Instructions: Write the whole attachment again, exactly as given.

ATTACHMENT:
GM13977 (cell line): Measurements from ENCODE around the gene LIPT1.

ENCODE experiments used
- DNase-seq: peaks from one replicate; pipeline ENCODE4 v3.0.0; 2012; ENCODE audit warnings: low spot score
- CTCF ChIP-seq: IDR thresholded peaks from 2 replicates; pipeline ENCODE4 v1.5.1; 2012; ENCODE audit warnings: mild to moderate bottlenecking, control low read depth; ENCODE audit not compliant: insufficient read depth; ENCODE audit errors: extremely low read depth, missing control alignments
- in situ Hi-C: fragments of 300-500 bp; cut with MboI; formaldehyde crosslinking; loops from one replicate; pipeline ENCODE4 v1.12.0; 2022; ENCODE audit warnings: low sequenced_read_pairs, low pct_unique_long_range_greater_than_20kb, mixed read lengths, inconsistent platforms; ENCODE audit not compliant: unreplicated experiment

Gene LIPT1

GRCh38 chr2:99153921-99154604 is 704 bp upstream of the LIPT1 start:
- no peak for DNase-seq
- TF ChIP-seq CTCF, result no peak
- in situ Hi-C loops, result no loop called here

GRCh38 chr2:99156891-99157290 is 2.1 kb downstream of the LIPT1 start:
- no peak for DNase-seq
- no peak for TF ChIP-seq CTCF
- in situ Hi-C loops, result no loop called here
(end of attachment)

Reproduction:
GM13977 (cell line): Measurements from ENCODE around the gene LIPT1.

ENCODE experiments used
- DNase-seq: peaks from one replicate; pipeline ENCODE4 v3.0.0; 2012; ENCODE audit warnings: low spot score
- CTCF ChIP-seq: IDR thresholded peaks from 2 replicates; pipeline ENCODE4 v1.5.1; 2012; ENCODE audit warnings: mild to moderate bottlenecking, control low read depth; ENCODE audit not compliant: insufficient read depth; ENCODE audit errors: extremely low read depth, missing control alignments
- in situ Hi-C: fragments of 300-500 bp; cut with MboI; formaldehyde crosslinking; loops from one replicate; pipeline ENCODE4 v1.12.0; 2022; ENCODE audit warnings: low sequenced_read_pairs, low pct_unique_long_range_greater_than_20kb, mixed read lengths, inconsistent platforms; ENCODE audit not compliant: unreplicated experiment

Gene LIPT1

GRCh38 chr2:99153921-99154604 is 704 bp upstream of the LIPT1 start:
- no peak for DNase-seq
- TF ChIP-seq CTCF, result no peak
- in situ Hi-C loops, result no loop called here

GRCh38 chr2:99156891-99157290 is 2.1 kb downstream of the LIPT1 start:
- no peak for DNase-seq
- no peak for TF ChIP-seq CTCF
- in situ Hi-C loops, result no loop called here